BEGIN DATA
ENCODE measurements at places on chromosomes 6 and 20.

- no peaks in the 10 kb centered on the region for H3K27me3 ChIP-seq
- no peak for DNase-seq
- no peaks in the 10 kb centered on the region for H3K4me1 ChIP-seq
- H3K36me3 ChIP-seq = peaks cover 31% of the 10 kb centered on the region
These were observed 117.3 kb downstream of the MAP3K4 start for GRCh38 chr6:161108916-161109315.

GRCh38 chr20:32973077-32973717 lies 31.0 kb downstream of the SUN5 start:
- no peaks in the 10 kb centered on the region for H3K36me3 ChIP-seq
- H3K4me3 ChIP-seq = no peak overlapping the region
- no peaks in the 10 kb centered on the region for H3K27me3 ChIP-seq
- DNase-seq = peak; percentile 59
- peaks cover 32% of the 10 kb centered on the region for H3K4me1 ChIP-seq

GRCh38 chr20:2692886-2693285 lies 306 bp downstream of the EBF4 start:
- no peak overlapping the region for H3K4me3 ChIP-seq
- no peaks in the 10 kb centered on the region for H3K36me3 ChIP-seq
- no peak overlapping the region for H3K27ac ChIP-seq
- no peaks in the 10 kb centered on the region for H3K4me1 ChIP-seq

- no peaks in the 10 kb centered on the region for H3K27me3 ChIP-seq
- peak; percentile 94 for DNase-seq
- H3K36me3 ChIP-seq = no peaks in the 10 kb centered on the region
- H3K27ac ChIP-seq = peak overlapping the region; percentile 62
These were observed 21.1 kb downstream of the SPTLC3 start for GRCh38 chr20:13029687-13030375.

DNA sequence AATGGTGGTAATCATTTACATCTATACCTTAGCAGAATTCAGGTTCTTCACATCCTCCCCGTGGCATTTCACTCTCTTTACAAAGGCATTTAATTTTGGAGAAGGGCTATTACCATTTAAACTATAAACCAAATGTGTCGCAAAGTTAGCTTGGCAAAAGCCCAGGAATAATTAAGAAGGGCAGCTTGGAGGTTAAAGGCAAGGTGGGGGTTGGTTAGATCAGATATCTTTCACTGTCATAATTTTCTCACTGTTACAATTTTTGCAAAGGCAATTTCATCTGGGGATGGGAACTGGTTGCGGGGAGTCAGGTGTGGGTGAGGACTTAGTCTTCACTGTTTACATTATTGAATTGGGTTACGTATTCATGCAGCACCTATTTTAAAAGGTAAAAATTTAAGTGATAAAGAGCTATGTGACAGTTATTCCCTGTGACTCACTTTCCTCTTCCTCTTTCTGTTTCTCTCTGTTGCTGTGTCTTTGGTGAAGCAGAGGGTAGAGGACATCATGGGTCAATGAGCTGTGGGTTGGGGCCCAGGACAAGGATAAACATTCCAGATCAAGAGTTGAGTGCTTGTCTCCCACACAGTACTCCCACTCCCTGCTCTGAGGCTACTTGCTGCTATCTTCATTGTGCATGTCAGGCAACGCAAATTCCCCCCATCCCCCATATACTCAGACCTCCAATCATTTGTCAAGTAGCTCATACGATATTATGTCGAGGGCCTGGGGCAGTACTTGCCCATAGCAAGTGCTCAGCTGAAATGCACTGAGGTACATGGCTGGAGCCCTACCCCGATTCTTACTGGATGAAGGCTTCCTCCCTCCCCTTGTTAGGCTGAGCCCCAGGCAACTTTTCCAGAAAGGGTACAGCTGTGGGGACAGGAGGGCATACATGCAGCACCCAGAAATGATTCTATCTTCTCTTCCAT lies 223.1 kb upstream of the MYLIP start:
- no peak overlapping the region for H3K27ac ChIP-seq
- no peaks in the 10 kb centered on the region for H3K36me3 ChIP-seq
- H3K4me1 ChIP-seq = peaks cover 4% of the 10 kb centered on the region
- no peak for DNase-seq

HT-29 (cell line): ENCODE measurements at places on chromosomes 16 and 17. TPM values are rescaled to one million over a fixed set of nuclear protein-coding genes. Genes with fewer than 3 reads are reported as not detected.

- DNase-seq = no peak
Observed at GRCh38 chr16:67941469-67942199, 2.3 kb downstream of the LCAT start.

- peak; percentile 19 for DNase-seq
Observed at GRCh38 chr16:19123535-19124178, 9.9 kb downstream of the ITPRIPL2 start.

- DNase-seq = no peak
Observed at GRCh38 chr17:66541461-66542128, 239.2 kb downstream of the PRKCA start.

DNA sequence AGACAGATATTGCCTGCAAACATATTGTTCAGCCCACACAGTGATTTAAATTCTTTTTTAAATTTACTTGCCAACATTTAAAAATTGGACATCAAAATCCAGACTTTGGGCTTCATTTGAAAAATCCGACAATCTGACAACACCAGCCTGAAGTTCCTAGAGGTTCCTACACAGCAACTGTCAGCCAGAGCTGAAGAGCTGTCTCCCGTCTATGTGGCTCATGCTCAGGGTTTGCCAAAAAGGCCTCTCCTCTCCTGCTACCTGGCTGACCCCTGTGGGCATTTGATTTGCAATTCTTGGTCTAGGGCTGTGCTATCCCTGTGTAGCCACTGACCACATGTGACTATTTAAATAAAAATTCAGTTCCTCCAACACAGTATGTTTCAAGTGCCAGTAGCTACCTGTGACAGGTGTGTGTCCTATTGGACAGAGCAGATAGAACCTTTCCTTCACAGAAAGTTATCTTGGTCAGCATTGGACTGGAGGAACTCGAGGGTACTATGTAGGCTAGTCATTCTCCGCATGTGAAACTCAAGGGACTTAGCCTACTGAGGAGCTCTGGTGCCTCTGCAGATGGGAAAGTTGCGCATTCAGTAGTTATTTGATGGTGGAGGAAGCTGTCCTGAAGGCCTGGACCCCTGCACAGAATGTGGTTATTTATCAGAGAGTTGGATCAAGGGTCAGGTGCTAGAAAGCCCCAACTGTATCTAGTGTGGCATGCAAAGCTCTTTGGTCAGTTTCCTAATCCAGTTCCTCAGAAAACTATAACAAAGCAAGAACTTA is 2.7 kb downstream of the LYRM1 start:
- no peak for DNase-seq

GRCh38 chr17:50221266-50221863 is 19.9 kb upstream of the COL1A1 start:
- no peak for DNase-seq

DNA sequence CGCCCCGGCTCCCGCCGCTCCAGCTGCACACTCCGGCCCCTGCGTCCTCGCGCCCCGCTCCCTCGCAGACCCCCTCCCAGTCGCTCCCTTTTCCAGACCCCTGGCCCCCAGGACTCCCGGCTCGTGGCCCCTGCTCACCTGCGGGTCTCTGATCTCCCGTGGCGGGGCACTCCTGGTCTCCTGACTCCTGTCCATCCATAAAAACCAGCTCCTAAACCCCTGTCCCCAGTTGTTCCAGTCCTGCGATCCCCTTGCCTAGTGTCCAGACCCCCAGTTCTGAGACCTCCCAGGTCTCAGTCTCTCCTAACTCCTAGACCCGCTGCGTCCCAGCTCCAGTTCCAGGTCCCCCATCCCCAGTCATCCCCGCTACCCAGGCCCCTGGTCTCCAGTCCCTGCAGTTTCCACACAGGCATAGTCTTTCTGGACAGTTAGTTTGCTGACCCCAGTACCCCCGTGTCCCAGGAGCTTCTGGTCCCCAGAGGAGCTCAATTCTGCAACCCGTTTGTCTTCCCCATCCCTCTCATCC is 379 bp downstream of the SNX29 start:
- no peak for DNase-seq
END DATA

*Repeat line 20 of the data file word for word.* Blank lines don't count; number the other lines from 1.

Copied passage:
- H3K36me3 ChIP-seq = no peaks in the 10 kb centered on the region